While I call this the Portage method, this method does in fact work on a wider range
of models, and was the method used in all version of my fan program prior to version
2.0. This method works on the Satellite Pro 400x, 410x, 420x, 430x, the Satellite 100x,
110x, 200x, 210x as well as the Portage 610CT. It would appear that the distinguishing
feature of these models being that they do not have a PCI bus. The Portage 610CT has
a machine ID of 0xFCCB.
The following pseudo code will turn the fan on:
DISABLE INTERRUPTS
WRITE 0xBE TO PORT 0xE4
READ byte FROM PORT 0xE5
CLEAR BIT 0 OF byte
(i.e. least significant bit)
WRITE 0xBE TO PORT 0xE4
WRITE byte TO PORT 0xE5
ENABLE INTERRUPTS
The following pseudo code will turn the fan off:
DISABLE INTERRUPTS
WRITE 0xBE TO PORT 0xE4
READ byte FROM PORT 0xE5
SET BIT 0 OF byte
WRITE 0xBE TO PORT 0xE4
WRITE byte TO PORT 0xE5
ENABLE INTERRUPTS
The following pseudo code will get the current status of the fan:
2

DISABLE INTERRUPTS
WRITE 0xBE TO PORT 0xE4
READ byte FROM PORT 0xE5
ENABLE INTERRUPTS
IF BIT 0 OF byte SET THEN ON ELSE OFF
Tecra
This methods is aimed at the Tecra 700CDS and Tecrs 700CDT only although it may
work on other models. Although the System Management Mode method will turn the
fan on/off on these models, it causes the processor to hang about two seconds later.
Therefore it is necessary to use the following method on these models. The Tecra 700x
models have a MachineID of 0xFCCC.
The following pseudo code will turn the fan on:
DISABLE INTERRUPTS
WRITE 0xE0 TO PORT 0xE4
READ byte FROM PORT 0xE5
SET BIT 0 OF byte
(i.e. least significant bit)
SET HIGH BYTE OF WORD TO byte
SET LOW BYTE OF WORD TO 0xE0
WRITE word TO PORT 0xE4
ENABLE INTERRUPTS
The following pseudo code will turn the fan off:
DISABLE INTERRUPTS
WRITE 0xE0 TO PORT 0xE4
READ byte FROM PORT 0xE5
CLEAR BIT 0 OF byte
SET HIGH BYTE OF WORD TO byte
SET LOW BYTE OF WORD TO 0xE0
WRITE word TO PORT 0xE4
ENABLE INTERRUPTS
The following pseudo code will get the current status of the fan:
DISABLE INTERRUPTS
WRITE 0xE0 TO PORT 0xE4
READ byte FROM PORT 0xE5
ENABLE INTERRUPTS
IF BIT 0 OF byte SET THEN ON ELSE OFF
Hotkey
The Fn key on Toshiba laptops in addition to it’s usual function on a laptop of providing
for the numeric keypad, also provides a number of other services. In particular the
combinations Fn+F1 through to Fn+F5 do useful things such as change boot mode,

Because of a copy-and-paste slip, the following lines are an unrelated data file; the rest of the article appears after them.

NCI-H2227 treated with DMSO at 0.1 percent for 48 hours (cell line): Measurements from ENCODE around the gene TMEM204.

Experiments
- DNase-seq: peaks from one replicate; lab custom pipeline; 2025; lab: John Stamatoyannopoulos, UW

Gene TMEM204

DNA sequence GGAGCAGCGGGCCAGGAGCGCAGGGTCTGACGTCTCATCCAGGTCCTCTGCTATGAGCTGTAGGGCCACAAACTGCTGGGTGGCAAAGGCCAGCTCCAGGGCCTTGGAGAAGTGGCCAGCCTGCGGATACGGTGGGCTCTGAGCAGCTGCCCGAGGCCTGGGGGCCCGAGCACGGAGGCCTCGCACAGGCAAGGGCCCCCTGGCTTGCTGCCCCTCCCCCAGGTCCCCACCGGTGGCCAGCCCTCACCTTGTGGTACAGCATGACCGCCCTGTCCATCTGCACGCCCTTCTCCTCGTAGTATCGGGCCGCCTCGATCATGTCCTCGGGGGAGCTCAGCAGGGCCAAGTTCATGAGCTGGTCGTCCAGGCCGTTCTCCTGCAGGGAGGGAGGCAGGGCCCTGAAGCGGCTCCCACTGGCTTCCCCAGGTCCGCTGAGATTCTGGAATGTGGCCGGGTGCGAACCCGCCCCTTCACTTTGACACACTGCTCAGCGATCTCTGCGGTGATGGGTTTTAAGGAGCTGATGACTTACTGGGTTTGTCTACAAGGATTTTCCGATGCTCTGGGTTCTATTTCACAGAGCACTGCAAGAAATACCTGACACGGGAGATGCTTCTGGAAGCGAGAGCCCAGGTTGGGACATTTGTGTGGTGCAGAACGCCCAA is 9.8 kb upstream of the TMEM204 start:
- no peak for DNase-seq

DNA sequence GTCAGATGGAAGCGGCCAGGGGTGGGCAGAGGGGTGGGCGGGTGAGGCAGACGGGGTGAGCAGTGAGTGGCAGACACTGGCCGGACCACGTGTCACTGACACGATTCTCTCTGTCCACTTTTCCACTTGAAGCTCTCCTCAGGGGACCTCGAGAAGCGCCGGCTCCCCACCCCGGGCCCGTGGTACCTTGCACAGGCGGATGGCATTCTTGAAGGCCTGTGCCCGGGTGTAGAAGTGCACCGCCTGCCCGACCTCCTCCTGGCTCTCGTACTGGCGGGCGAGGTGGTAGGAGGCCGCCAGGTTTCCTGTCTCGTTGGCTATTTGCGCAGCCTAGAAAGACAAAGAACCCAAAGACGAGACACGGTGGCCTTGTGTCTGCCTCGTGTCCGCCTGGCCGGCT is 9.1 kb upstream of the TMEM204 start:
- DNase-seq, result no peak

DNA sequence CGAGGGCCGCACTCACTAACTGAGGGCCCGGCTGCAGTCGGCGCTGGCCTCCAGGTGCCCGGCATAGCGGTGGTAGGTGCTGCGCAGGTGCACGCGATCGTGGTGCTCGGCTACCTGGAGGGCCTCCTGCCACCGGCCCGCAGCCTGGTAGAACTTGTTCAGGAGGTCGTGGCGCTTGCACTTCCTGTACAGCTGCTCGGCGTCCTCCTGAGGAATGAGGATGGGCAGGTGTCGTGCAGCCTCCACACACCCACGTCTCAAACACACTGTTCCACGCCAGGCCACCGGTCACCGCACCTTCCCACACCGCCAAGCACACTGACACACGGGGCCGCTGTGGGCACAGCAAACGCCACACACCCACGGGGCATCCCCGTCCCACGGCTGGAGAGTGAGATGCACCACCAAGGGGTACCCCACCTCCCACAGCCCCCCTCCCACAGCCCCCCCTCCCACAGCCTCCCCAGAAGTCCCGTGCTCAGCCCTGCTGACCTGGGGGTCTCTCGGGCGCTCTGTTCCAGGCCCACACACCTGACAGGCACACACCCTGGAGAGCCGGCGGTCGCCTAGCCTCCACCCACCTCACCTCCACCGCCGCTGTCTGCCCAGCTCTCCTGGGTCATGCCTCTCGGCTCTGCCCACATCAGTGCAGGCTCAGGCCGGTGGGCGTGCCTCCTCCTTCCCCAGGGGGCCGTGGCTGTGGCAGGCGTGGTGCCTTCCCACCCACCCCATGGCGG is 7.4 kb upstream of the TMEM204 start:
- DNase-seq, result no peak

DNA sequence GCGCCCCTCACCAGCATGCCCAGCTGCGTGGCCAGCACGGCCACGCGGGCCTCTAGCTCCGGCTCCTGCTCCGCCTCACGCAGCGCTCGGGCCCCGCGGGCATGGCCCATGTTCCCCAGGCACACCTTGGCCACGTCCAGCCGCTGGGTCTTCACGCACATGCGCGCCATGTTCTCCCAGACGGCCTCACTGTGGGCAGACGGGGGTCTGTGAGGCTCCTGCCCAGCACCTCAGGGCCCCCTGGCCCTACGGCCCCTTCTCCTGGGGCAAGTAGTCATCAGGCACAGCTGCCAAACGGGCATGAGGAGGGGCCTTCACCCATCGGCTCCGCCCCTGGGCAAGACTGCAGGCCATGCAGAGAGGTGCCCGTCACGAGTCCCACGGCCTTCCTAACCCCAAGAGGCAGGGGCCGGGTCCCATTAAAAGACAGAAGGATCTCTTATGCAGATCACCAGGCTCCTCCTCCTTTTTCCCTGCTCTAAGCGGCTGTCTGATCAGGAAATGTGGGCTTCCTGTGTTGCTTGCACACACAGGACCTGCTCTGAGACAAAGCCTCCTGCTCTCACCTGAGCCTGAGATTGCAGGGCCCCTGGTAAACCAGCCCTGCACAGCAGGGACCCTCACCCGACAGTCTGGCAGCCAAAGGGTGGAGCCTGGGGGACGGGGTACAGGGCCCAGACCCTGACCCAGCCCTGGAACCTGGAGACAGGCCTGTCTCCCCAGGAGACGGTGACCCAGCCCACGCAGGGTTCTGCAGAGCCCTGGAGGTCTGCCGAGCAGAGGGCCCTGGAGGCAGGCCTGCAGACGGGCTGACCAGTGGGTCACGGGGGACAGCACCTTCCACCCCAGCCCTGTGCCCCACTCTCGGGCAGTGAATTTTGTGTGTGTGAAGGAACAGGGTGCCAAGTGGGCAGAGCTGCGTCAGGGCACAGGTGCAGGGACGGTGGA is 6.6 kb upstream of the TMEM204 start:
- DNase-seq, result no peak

set the alarm volume, switch between the LCD and external monitor etc. While all
these work under Linux, under MS-DOS or Microsoft Windows the Fn+F2 and Fn+F3
3

combinations provide visual feedback to what the current setting is and what you have
changed it to. Toshiba have also provided a program called Fnesse which enables you
to create short cuts to running a program with the Fn key.
The following method works on a wide range of Toshiba laptops from a T1900 all the
way through to a Tecra 740. However it would appear that from the Tecra 750 onwards
including on all current models and all Librettos Toshiba have chosen to use a different
method for detecting the Fn key press. This method uses the System event FIFO of
the Hardware Configuration Interface which unfortunately I have not been able to get
successfully working under Linux (it locks the laptop up requiring the use of the reset
button).
The following pseudo code shows how to get back the status of the Fn key.
DISABLE INTERRUPTS
WRITE 0x8E TO PORT 0xE4
READ byte FROM PORT 0xE5
ENABLE INTERRUPTS
The byte held in the variable byte indicates the status of the Fn key. If the Fn key has
not been depressed in combination with another key (or any of the keys making up
the numeric keypad) then byte will hold 0x00. If the Fn key has been depressed in
combination with another key and the other key is still held down then byte will hold
the BIOS scan code of that key. If the key has been released but the Fn key is still held
down then byte will hold the BIOS scan code of the key with bit 7 set.
It should be noted that the Fn key combinations that are used to emulate keys on a
standard keyboard cannot be detected as Fn combinations.
4